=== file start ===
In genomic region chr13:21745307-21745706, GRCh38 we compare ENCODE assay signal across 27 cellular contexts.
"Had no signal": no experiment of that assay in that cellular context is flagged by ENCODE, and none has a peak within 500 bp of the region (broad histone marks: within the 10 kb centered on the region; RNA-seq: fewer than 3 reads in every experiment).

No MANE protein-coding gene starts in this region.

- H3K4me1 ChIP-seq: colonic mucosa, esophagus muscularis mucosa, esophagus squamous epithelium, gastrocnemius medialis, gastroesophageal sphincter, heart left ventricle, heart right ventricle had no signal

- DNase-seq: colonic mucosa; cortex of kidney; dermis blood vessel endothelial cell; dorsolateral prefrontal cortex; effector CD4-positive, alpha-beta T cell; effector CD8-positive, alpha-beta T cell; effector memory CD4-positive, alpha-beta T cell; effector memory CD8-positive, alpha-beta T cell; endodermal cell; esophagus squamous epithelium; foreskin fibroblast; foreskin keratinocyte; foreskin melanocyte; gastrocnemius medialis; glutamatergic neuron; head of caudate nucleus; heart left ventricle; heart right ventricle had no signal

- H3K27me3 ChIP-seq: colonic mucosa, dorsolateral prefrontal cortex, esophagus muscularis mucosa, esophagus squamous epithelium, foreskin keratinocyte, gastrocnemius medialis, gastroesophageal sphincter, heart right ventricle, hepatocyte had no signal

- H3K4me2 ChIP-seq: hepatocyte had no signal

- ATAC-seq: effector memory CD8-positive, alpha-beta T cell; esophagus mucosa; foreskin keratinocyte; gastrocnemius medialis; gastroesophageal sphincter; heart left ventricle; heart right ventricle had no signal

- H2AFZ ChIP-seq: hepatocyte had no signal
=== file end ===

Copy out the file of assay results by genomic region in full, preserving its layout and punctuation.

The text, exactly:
In genomic region chr13:21745307-21745706, GRCh38 we compare ENCODE assay signal across 27 cellular contexts.
"Had no signal": no experiment of that assay in that cellular context is flagged by ENCODE, and none has a peak within 500 bp of the region (broad histone marks: within the 10 kb centered on the region; RNA-seq: fewer than 3 reads in every experiment).

No MANE protein-coding gene starts in this region.

- H3K4me1 ChIP-seq: colonic mucosa, esophagus muscularis mucosa, esophagus squamous epithelium, gastrocnemius medialis, gastroesophageal sphincter, heart left ventricle, heart right ventricle had no signal

- DNase-seq: colonic mucosa; cortex of kidney; dermis blood vessel endothelial cell; dorsolateral prefrontal cortex; effector CD4-positive, alpha-beta T cell; effector CD8-positive, alpha-beta T cell; effector memory CD4-positive, alpha-beta T cell; effector memory CD8-positive, alpha-beta T cell; endodermal cell; esophagus squamous epithelium; foreskin fibroblast; foreskin keratinocyte; foreskin melanocyte; gastrocnemius medialis; glutamatergic neuron; head of caudate nucleus; heart left ventricle; heart right ventricle had no signal

- H3K27me3 ChIP-seq: colonic mucosa, dorsolateral prefrontal cortex, esophagus muscularis mucosa, esophagus squamous epithelium, foreskin keratinocyte, gastrocnemius medialis, gastroesophageal sphincter, heart right ventricle, hepatocyte had no signal

- H3K4me2 ChIP-seq: hepatocyte had no signal

- ATAC-seq: effector memory CD8-positive, alpha-beta T cell; esophagus mucosa; foreskin keratinocyte; gastrocnemius medialis; gastroesophageal sphincter; heart left ventricle; heart right ventricle had no signal

- H2AFZ ChIP-seq: hepatocyte had no signal